CNBC recently reported that 72% of recent homebuyers feel regret about their purchase — either because they paid too much or because they rushed the process and made too many concessions. Whether that survey is robust or accurately reflects reality, I don’t know. But I certainly can believe there is regret out there — because there always is. The threat of regret is ever present, lurking behind every decision we make.
Nobel-Prize winning psychologist Daniel Kahneman has written that, “Regret is an emotion, and it is also a punishment that we administer to ourselves” (Thinking, Fast and Slow, 2011). It is profoundly painful because it shines a spotlight on our own agency in poor outcomes. And it is most intense “when you can most easily imagine yourself doing something other than what you did.”
Because regret is so painful, we start anticipating it as soon as we know a decision is at hand – and our desire to avoid it sometimes leads to suboptimal decisions. One famous (and humorous) acknowledgement of this comes from Harry Markowitz, who won the Nobel Prize for working out the complex mathematics behind the tradeoffs between investment risk and return. Markowitz is the father of Modern Portfolio Theory and a finance superhero, but when Jason Zweig of The Wall Street Journal asked him if he used his own work for his personal investment portfolio, he said no:
“Instead, I visualized my grief if the stock market went way up and I wasn’t in it – or if it went way down and I was completely in it. My intention was to minimize my regret . . . So I split my contributions 50/50 between bonds and equities.” (This is from a classic 2009 article titled “Investing Experts Urge, Do as I Say, Not as I Do.”)
If Nobel Prize winners struggle with regret, what are we mere mortals to do? On the one hand, it makes sense to limit our regret exposure because regret makes us do silly things (reverse course at the wrong time, buy too high, or hide our heads in the sand.) On the other hand, focusing too much on regret isn’t good either. If we worried less about kicking ourselves every day for the next year, we likely would take a much longer view on our portfolios. We would tilt our portfolios toward cheaper “value” stocks — and probably, we would buy more international assets as well.
Ultimately, there’s a tradeoff between return maximization and regret minimization, and acknowledging that means it’s important to have what Kahneman calls a “well-calibrated sense of your future regret.” That is, if you’re prone to regret, Kahneman advises limiting your regret exposure. But if you’re less prone to it, move the dial toward long-term return.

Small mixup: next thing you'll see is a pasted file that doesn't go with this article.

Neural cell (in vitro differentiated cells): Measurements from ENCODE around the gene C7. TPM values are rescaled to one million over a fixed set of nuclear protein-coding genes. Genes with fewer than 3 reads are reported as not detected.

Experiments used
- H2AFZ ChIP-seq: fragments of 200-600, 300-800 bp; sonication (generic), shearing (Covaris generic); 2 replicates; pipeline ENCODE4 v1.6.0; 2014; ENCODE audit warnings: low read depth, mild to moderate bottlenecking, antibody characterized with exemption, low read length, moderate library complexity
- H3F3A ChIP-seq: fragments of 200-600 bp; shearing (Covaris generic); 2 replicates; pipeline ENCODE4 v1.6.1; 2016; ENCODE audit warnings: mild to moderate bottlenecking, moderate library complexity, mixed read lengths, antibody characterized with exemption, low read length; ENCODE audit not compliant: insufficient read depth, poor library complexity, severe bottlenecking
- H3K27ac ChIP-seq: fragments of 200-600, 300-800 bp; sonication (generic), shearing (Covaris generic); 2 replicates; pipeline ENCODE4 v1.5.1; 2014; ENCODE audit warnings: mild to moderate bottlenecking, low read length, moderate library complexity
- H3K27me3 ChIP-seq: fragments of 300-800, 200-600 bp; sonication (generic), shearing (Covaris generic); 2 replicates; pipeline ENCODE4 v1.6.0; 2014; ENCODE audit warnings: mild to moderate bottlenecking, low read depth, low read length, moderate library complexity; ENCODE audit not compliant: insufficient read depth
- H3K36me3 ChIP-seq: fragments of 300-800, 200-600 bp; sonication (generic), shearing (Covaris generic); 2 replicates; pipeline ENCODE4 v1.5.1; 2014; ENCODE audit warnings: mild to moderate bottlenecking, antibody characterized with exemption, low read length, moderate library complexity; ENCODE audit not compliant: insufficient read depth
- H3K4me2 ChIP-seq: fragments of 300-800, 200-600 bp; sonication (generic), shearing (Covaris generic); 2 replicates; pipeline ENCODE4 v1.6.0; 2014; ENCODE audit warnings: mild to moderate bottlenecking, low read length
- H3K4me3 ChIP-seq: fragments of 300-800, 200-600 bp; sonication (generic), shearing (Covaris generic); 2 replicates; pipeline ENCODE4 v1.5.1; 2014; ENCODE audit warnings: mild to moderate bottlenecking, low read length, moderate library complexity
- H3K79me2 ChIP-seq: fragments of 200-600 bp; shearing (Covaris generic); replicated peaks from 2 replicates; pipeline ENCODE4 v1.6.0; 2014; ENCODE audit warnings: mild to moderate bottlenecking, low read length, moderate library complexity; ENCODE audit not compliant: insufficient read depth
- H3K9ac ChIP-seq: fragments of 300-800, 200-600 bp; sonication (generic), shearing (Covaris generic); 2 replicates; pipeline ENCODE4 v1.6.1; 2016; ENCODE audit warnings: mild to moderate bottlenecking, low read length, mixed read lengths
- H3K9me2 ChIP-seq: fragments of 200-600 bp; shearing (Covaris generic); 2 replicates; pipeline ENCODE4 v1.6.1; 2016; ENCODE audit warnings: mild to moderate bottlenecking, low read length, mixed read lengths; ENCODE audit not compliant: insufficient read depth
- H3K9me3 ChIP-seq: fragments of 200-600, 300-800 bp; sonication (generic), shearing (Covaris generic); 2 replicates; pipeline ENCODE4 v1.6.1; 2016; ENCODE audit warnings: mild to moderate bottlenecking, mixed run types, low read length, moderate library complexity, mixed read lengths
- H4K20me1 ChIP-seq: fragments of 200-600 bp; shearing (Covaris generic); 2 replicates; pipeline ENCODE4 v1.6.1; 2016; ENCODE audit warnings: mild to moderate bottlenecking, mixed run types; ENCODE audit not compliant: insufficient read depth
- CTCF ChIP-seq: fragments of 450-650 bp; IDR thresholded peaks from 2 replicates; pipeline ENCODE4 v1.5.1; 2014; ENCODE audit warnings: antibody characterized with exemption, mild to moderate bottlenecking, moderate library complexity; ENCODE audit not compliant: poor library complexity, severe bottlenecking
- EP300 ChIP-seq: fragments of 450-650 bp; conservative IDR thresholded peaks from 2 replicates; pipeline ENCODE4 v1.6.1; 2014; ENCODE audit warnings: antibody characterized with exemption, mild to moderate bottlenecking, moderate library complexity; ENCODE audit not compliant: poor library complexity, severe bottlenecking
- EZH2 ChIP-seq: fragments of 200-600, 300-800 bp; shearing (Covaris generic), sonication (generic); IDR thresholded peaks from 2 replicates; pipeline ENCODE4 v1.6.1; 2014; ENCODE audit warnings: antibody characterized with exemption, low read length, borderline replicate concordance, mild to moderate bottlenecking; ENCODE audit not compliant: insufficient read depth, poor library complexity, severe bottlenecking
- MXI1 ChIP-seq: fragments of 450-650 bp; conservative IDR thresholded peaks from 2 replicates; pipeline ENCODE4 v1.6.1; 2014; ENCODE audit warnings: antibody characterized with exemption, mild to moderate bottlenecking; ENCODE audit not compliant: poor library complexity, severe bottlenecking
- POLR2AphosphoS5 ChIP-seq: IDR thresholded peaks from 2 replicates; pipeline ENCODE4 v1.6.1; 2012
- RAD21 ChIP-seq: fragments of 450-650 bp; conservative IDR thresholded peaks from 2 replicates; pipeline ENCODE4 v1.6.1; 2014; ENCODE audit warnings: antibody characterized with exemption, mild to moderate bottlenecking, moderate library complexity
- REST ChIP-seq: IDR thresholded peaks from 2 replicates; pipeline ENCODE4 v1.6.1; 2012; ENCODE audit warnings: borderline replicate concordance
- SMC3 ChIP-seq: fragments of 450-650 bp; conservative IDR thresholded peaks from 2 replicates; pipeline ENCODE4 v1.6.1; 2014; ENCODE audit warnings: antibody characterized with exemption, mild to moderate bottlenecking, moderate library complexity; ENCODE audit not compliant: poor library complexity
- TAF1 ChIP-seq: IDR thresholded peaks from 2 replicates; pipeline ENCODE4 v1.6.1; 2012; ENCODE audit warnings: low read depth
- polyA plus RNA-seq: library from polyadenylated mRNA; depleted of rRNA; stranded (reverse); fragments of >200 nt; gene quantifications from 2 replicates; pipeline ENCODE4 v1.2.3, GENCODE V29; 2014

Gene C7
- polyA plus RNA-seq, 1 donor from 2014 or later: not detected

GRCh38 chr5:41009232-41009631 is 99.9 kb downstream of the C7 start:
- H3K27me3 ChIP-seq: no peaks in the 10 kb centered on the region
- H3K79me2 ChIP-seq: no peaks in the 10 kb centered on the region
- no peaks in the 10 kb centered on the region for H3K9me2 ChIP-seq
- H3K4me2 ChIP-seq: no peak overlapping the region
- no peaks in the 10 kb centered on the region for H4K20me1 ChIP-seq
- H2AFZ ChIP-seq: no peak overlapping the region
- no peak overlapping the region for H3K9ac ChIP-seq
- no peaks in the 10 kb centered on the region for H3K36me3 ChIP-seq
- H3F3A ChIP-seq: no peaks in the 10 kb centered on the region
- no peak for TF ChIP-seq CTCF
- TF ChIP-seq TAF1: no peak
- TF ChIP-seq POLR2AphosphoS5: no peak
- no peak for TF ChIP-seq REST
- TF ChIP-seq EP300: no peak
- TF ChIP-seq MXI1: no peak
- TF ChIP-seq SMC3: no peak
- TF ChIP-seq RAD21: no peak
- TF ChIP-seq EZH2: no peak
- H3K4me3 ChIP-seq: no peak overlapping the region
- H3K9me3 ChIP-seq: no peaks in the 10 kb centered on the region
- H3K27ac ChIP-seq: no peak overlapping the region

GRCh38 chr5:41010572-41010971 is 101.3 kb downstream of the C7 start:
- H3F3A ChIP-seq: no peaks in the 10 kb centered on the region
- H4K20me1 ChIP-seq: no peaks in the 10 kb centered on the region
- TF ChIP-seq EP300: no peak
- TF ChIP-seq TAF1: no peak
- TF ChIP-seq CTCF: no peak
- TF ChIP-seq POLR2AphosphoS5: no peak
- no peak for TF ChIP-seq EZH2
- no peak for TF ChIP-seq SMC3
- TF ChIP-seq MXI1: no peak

Remember, whatever choices you make – whether you go conservative or aggressive, active or passive, ESG or not – there’s always going to be a portfolio out there that looks better than yours at any given moment. This doesn’t mean you’ve failed as an investor. But unless you’re superhuman, you’re going to feel jealousy and regret, and you’ve got to prepare for that.
One thing to try is to slow down, project yourself into the future, and imagine how badly you will feel if you’re totally wrong about a decision. It sounds simple, but few people really think about the possibility of being dead wrong. And it matters. Today, we’re in a time fraught with big questions: Are we in a sustained bear market or is the worst over? Will inflation kill us, or recession? Or both, or neither? How do we decide if we should be dialing down risk or seeking out opportunity? Investor Howard Marks advises: “Try to travel into the future and look back . . . What you think you might say a few years down the road can help you figure out what you should do today.”
And one final note: Watch out for emotional extremes because those are what get us most often. Howard Marks says that “…in the real world, things generally fluctuate between ‘pretty good’ and ‘not so hot.’ But in the world of investing, perception often swings from ‘flawless’ to ‘hopeless’.” I always try to remember those words because it’s a slippery slope to thinking, “If I don’t get in (or out) now, I never will!” And, that is exactly the thinking that makes us pay too high a price or pull out all the stops in a competitive bidding process – and then feel regret after we’ve won.